Pitchfork, one of the strongest music news and reviews publications over its 30-year-old online history, is being folded into men’s magazine GQ, owner Condé Nast said Wednesday.
Anna Wintour, the publishing house’s chief content officer and the global editorial director of Vogue, emailed a memo to staff.
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“This decision was made after a careful evaluation of Pitchfork’s performance and what we believe is the best path forward for the brand so that our coverage of music can continue to thrive within the company,” Wintour wrote. “Both Pitchfork and GQ have unique and valuable ways that they approach music journalism, and we are excited for the new possibilities together.”
Wintour confirmed that a number of layoffs would result, including Pitchfork editor-in-chief Puja Patel.
The Pitchfork Union, part of the NewsGuild of New York, said in a statement that eight unionized staffers were laid off.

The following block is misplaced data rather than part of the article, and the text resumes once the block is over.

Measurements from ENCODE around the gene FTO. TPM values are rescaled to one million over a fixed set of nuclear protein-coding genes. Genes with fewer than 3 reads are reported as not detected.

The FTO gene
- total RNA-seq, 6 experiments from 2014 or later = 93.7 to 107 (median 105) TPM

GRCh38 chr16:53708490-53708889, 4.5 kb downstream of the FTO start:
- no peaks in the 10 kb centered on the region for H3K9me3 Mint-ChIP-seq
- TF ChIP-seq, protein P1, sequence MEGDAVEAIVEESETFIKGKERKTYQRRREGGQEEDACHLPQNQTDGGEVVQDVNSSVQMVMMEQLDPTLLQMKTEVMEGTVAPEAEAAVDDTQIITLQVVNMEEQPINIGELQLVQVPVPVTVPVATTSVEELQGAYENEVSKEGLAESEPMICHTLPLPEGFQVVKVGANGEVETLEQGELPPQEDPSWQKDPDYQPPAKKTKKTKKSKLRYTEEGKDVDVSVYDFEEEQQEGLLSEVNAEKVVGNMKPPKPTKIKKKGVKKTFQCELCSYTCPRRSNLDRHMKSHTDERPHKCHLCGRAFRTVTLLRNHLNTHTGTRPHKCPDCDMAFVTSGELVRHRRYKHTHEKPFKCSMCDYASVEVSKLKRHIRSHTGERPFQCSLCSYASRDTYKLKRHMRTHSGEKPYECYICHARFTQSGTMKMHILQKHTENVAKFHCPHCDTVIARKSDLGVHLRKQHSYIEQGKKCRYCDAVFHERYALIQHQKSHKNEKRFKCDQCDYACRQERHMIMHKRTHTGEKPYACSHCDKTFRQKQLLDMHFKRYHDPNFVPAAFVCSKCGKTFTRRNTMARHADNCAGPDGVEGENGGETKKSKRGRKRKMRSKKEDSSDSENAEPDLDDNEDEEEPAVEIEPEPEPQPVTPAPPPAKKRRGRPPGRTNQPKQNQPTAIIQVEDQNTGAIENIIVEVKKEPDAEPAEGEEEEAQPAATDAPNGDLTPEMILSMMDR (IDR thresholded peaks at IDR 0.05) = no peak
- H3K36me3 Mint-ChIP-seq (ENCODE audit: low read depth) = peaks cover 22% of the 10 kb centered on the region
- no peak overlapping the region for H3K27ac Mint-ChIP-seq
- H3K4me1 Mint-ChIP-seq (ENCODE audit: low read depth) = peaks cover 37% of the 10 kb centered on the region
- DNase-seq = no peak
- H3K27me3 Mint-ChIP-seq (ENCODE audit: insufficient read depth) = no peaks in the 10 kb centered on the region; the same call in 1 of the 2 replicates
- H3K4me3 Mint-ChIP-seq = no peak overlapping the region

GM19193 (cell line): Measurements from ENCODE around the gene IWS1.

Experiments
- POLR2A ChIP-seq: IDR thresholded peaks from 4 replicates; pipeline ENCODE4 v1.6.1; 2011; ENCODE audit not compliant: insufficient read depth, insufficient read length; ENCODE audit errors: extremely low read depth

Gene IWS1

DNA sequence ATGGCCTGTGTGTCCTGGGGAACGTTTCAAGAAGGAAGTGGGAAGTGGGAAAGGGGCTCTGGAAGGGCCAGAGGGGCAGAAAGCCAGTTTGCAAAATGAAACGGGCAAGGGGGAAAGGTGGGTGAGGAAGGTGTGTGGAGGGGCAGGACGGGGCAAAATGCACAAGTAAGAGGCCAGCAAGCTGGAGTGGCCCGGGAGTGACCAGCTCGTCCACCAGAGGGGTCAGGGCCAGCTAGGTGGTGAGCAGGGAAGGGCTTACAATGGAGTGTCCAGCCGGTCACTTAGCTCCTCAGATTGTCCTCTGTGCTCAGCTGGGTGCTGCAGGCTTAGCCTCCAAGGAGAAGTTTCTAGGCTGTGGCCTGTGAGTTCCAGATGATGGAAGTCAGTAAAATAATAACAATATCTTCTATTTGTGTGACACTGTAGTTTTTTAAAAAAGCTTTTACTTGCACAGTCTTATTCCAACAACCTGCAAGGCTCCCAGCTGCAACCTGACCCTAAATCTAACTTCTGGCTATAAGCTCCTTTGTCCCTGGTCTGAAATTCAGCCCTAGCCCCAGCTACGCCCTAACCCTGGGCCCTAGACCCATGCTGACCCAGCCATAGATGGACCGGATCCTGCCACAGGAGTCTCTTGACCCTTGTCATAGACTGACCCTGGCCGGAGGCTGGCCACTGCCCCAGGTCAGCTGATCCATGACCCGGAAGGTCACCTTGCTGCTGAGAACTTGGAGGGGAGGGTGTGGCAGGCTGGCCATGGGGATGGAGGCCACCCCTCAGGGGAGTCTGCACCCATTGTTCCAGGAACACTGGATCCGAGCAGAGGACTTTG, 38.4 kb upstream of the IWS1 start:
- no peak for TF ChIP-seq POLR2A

“Condé Nast provided no further information about the future of the premiere music publication, demonstrating once again a lack of regard for the workers who have contributed to the company’s success,” the union said.
Ryan Schreiber, who created Pitchfork as a teenager in 1996, lamented the website’s end.
“Extremely saddened by the news that Condé Nast has chosen to restructure Pitchfork and lay off so much of its staff, including some who’ve been integral to its operations for many years/decades,” Schreiber posted on X, formerly known as Twitter. “Sending love to everyone affected and hoping for the best for its future.”
Condé Nast acquired Pitchfork in 2015 for an undisclosed sum.
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